By now, local youth soccer clubs are used to adjusting.
Around the country, they’ve grappled with how — and whether — to play during the COVID-19 pandemic, but Minnesota’s clubs have worked around another dynamic situation: the state of Minnesota United’s academy.
United essentially disbanded its academy in late June, firing all but one academy staff member and placing that employee on furlough. Then, on July 14, MNUFC Chief Soccer Officer Manny Lagos sent an email to academy families promising an “exciting announcement” in “10-14 days.” Tuesday marked 21 days since that message.
In that span, local youth soccer clubs completed the tryout process for the upcoming season, and have either filled rosters or are actively creating them. Without an update from United, there’s added uncertainty.
“Between the Minnesota United situation and the COVID situation, coaches or coaching directors in general are going to plan on having a little more flexibility,” a local youth soccer club executive said.
Club leaders spoke to E Pluribus Loonum on the condition of anonymity to protect their working relationships with Minnesota United.
Following the Loons’ decision in June, academy players have scattered. An academy source with knowledge of player movements provided the following breakdown of former academy players’ new clubs:
Minnesota Thunder Academy - 25+
Shattuck-St. Mary’s - 10+
Sporting Kansas City - 6
Real Salt Lake - 2
FC Barcelona (Arizona) - 2
Portland Timbers - 1
FC Cincinnati - 1
One source said Lagos asked clubs to refrain from recruiting United’s academy players, but that an “open market” mentality led to many players returning to the clubs they played for before MNUFC.
That could benefit those clubs — elite-level youth players will help teams — but uncertainty around the future of the Loons’ program is cause for worry.
“It’s going to cause a problem if United come back and start offering a full-time season again and we have to lose those players,” said a club official who has only been putting two or three former academy players on a team to mitigate losses.
Over the past couple months, Lagos has held regular Zoom conference calls with youth club executives, a source said. While club leaders appreciated the communication, it wasn’t always accurate.
“On a whole bunch of calls he would pitch us something,” one club executive said, “and then the next day, something would come out (as a news report) completely contradicting what he’s (saying) ... The next week he’d be like ‘I’m sorry, they don’t tell us anything.’ The whole time, he was claiming MLS tells them nothing.”
A club leader added: “I think Manny tried to keep us informed. He seemed to not really know what the hell was going on.”
Disconnect between Minnesota United and Major League Soccer likely stems from the latter’s new Elite Youth Development Platform, which is designed to replace the now-defunct U.S. Soccer Development Academy.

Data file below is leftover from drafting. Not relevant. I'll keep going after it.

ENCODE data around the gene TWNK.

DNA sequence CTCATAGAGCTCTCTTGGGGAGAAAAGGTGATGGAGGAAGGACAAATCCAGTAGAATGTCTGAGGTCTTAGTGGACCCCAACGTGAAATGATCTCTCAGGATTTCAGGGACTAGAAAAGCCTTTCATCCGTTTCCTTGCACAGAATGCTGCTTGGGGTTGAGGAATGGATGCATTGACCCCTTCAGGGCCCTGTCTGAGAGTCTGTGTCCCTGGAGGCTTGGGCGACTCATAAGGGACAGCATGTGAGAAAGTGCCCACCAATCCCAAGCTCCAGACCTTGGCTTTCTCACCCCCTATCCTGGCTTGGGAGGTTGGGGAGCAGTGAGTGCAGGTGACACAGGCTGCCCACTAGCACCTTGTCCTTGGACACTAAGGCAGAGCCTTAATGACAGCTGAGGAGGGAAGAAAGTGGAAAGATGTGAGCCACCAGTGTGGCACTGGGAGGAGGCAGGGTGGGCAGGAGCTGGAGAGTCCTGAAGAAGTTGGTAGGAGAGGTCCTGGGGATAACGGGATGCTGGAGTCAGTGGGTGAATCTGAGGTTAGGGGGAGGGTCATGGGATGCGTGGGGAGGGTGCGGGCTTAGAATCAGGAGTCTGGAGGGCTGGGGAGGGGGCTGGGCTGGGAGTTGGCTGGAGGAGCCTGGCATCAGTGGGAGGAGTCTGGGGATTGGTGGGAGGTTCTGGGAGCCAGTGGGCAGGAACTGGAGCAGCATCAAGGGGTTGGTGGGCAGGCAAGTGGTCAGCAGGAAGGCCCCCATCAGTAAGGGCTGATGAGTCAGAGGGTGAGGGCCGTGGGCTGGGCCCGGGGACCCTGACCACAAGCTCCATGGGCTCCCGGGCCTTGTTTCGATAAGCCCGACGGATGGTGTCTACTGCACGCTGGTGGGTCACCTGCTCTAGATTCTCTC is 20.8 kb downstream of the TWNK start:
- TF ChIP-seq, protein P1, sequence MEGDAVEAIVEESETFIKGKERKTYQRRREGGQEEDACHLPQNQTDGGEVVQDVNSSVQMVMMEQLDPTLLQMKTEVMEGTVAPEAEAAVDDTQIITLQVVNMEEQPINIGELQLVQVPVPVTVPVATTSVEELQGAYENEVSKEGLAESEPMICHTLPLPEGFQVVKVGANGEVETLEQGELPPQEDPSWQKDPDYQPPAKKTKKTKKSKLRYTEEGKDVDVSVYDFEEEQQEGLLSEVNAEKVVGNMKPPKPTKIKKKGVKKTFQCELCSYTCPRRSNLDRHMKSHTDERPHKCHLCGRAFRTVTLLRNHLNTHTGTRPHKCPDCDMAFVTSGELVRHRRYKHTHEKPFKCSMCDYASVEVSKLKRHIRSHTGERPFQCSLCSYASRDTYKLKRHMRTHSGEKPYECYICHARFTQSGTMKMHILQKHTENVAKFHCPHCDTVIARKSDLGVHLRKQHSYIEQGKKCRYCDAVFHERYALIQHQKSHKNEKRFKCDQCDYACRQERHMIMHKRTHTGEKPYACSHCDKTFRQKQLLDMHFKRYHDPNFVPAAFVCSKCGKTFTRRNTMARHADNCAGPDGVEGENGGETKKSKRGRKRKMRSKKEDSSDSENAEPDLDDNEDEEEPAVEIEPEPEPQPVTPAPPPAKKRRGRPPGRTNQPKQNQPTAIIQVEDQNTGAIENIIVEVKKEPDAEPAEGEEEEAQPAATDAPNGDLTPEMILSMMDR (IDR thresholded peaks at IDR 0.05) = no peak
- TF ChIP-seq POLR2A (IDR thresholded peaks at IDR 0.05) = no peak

While Lagos has told parents United will compete in the new set-up, the specifics are unclear. MNUFC will be one of two clubs in the program from Minnesota, joined by Shattuck-St. Mary’s.
That’s concerning to some youth club leaders. With Minnesota United’s program largely up in the air and Shattuck-St. Mary’s often focused on out-of-state recruits, clubs are concerned about opportunities for local talent in the Twin Cities market.
Though the MLS Elite Youth Development Platform launched with 94 clubs, the set-up remained open to others. A source said Fusion Soccer Club, Maplebrook Soccer Club, Minneapolis United, Salvo Soccer Club and St. Paul Blackhawks — and potentially others — were all encouraged to apply, submitting presentations and participating in videoconferences with MLS officials.
One club leader looked to Salvo as an especially strong candidate for a spot in the new development system. Salvo’s staff includes former Minnesota United head coach Carl Craig, former Loons defender Brian Kallman and Andy Seidel, who was one of the academy employees fired in June.
MLS added 19 academies to the Elite Youth Development Platform on Tuesday. None were from Minnesota, Wisconsin, North Dakota, South Dakota or Iowa.
After being notified of their club’s rejection last week, one youth club leader expressed frustration with the result. “Minnesota United is running a monopoly,” they said. “It’s kind of a cluster right now.”
One club leader alleged that Minnesota United “vetoed” applications from other local youth soccer organizations to protect its status in the league.
In a previous email to families, Lagos said that “with MNUFC competing in this new vision, this will be the only MLS Academy in this market.”
The club leader suggested that was an indicator that United had a role in the potential addition of other local clubs.
An executive from another club suggested that the decision not to add local clubs “makes sense.”
“There’s really no club here that could even afford that,” they said.
It’s unclear what MLS will require of Minnesota United in its new academy set-up, or how the Loons plan to fulfill those obligations.
Lagos wasn’t available for comment.